Continuing the discussion of coupon fraud, it should be pointed out that it has been estimated to cost retailers and manufacturers millions of dollars a year.

The highlight of “Fraud, Forgery, Counterfeits, and Deterrents” session at the Brand Protection Conference was another “shocking demonstration” of how a coupon was forged, and what protections were built in to let the “good guys” catch the perps. Frank Kanonik of Digital Print Info described how eerily simple it was to produce a fake coupon—and how a quick print shop was recruited as an unwitting accomplice.

The target was a coupon for a store called Best Foods Market. Using a desktop computer, an inexpensive scanner, and Photoshop, Kanonik was able to scan an original litho-printed coupon, clean it up in Photoshop, and output it to a color printer. He could very easily have output the fake coupons to his HP Color LaserJet, but he needed full-bleed 8½ x 11 printing. So he took his file to a quick print chain, which shall remain nameless. Even though Kanonik explained to the store manager who he was, that he was printing fake coupons, and that it was for a Brand Protection Conference project, the manager said “No problem” and asked no questions and asked for no identification—which was perhaps the scariest part of the whole process. (This same unnamed quick print chain was sued some years ago for being complicit in the production of real fraudulent coupons.) Ironically, when Kanonik went to pay for the job with a $100 bill, the manager examined it with a special counterfeit detection lens!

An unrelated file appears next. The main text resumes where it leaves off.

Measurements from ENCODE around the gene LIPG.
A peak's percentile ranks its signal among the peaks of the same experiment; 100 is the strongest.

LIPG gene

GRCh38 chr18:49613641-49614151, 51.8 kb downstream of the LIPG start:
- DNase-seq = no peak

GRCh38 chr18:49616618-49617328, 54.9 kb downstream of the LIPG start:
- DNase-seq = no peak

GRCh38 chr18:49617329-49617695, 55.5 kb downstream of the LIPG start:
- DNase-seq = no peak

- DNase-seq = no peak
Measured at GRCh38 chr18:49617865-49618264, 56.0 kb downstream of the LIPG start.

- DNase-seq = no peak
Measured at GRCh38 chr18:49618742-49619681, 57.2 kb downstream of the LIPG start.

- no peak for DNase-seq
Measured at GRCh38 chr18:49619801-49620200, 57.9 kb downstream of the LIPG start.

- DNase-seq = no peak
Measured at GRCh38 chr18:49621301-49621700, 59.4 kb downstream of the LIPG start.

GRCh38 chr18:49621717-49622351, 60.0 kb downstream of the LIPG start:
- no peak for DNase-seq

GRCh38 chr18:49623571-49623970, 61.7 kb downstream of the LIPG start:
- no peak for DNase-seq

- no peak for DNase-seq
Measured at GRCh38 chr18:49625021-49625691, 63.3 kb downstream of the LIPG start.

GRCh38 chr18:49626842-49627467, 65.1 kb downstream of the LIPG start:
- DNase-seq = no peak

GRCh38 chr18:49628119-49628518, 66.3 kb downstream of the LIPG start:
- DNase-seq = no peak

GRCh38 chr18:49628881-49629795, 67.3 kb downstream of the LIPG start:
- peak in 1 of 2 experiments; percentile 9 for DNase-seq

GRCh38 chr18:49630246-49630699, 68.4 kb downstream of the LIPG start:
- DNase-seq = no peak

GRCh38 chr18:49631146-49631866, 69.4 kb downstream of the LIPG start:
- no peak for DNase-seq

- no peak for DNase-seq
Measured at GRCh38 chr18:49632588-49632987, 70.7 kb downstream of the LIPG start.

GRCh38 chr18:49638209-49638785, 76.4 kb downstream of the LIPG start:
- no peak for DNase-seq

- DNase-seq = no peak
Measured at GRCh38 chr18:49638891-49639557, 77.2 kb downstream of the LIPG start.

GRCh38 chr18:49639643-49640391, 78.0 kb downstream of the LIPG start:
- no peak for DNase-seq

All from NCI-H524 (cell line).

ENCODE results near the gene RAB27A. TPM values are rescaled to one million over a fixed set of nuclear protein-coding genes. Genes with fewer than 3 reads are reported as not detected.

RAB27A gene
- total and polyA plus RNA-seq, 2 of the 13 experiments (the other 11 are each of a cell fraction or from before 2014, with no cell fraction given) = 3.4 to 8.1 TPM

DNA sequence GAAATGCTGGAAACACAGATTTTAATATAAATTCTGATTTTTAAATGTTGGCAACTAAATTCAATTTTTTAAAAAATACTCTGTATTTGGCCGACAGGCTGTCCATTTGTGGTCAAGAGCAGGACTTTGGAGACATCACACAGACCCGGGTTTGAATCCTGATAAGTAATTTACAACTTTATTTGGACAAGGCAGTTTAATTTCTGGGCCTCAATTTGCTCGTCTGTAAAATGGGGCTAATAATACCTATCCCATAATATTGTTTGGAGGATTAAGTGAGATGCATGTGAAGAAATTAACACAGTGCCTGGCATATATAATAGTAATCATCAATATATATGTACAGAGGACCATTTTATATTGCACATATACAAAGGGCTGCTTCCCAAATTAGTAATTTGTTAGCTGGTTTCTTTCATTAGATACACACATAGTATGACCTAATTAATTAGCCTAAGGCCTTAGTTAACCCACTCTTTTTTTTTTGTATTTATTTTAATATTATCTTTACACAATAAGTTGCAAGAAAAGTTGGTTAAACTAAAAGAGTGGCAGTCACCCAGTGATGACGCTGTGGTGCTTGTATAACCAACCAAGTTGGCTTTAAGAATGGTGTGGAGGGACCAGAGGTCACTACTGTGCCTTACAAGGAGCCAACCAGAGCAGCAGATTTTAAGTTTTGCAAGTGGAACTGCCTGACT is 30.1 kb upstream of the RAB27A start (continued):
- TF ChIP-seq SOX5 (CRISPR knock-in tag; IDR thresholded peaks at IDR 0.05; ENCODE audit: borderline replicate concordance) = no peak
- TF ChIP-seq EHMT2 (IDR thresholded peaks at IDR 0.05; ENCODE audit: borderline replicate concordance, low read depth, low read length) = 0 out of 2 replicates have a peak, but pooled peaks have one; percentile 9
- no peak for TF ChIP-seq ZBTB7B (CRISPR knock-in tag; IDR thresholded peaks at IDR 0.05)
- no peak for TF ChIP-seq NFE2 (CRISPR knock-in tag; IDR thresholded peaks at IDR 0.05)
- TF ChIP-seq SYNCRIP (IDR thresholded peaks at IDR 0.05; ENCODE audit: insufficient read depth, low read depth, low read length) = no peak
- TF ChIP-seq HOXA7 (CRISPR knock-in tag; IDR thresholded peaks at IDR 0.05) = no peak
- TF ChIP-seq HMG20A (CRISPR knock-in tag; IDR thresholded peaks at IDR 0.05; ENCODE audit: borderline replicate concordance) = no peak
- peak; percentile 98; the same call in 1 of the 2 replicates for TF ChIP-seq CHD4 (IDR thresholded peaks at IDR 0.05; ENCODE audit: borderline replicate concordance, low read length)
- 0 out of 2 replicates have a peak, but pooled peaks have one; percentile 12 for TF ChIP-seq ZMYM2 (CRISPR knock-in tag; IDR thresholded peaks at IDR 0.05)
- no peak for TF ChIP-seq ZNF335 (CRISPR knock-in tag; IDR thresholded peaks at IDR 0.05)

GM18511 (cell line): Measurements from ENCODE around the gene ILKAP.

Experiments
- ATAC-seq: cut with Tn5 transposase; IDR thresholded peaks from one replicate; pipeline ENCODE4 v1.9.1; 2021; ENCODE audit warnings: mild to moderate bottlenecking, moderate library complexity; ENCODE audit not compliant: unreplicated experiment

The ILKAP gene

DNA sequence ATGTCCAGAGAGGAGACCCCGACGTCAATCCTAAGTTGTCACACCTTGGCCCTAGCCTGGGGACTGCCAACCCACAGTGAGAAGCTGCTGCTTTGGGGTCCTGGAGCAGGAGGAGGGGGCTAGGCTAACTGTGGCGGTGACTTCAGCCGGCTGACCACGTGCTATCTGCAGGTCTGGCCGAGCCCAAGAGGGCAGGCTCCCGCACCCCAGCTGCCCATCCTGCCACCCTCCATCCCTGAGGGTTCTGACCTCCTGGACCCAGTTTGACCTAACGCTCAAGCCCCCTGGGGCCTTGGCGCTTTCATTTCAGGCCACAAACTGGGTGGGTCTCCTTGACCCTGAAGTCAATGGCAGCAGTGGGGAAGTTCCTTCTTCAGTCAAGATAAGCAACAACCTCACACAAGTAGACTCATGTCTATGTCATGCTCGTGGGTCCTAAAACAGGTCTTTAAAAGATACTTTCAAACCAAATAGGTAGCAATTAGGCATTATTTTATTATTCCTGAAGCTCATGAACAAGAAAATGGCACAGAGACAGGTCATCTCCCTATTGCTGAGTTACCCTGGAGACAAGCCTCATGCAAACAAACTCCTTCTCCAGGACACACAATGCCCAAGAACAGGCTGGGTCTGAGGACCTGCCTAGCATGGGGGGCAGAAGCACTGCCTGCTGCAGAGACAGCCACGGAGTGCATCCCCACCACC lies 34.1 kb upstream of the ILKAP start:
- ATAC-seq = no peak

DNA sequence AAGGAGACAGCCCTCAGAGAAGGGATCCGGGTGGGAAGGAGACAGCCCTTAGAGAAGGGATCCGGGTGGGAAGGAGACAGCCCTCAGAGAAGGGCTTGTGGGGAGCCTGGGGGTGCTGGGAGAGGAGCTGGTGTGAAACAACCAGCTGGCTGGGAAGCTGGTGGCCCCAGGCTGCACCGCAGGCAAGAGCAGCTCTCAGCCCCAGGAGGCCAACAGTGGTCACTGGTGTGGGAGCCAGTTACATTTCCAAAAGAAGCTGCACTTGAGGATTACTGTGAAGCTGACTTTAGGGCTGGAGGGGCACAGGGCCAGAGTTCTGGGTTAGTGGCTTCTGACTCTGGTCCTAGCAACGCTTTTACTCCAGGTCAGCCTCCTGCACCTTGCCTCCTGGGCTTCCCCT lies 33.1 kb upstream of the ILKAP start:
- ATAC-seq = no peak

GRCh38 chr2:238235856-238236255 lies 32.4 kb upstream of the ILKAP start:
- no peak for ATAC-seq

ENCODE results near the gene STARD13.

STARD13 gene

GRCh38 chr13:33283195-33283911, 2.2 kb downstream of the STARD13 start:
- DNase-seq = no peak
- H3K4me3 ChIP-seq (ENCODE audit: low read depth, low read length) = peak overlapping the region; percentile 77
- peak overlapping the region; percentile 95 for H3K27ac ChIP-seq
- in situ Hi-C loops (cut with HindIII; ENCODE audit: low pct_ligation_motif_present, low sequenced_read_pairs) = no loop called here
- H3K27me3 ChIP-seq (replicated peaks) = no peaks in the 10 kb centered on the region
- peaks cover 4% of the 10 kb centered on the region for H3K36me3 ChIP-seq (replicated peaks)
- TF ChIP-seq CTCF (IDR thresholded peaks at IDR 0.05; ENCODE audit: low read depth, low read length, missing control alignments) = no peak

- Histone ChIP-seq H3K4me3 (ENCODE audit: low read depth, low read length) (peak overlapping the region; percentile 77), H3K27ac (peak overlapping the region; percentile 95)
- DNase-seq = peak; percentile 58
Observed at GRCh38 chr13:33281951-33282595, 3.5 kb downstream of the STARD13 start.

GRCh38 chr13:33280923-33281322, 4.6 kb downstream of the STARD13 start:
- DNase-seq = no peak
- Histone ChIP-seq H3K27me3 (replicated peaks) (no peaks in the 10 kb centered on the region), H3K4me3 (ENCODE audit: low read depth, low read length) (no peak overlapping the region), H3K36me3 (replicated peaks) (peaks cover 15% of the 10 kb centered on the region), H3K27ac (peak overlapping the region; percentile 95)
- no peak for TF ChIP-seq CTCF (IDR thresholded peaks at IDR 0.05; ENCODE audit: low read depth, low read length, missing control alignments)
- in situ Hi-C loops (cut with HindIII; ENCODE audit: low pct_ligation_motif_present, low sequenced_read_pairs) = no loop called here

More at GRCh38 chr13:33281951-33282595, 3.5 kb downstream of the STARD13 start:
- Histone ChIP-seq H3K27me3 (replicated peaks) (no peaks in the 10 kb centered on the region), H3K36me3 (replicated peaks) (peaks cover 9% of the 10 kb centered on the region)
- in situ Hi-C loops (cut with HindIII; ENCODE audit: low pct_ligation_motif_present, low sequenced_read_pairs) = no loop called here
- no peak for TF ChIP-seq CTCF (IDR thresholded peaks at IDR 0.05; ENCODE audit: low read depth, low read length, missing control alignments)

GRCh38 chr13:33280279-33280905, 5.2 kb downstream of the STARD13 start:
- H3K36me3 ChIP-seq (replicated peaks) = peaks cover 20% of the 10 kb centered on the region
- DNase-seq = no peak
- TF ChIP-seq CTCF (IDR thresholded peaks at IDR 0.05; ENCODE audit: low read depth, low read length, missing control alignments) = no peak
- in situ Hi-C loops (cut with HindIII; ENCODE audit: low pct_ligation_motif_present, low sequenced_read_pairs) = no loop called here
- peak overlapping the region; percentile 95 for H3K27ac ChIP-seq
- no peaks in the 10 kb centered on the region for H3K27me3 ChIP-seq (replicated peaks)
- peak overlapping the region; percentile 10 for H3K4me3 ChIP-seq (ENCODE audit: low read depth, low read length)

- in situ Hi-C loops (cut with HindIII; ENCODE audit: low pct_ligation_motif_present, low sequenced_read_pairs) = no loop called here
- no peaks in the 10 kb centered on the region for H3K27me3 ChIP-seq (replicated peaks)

The original coupons, however, had been embedded a variety of security measures that made it easy to spot the fake.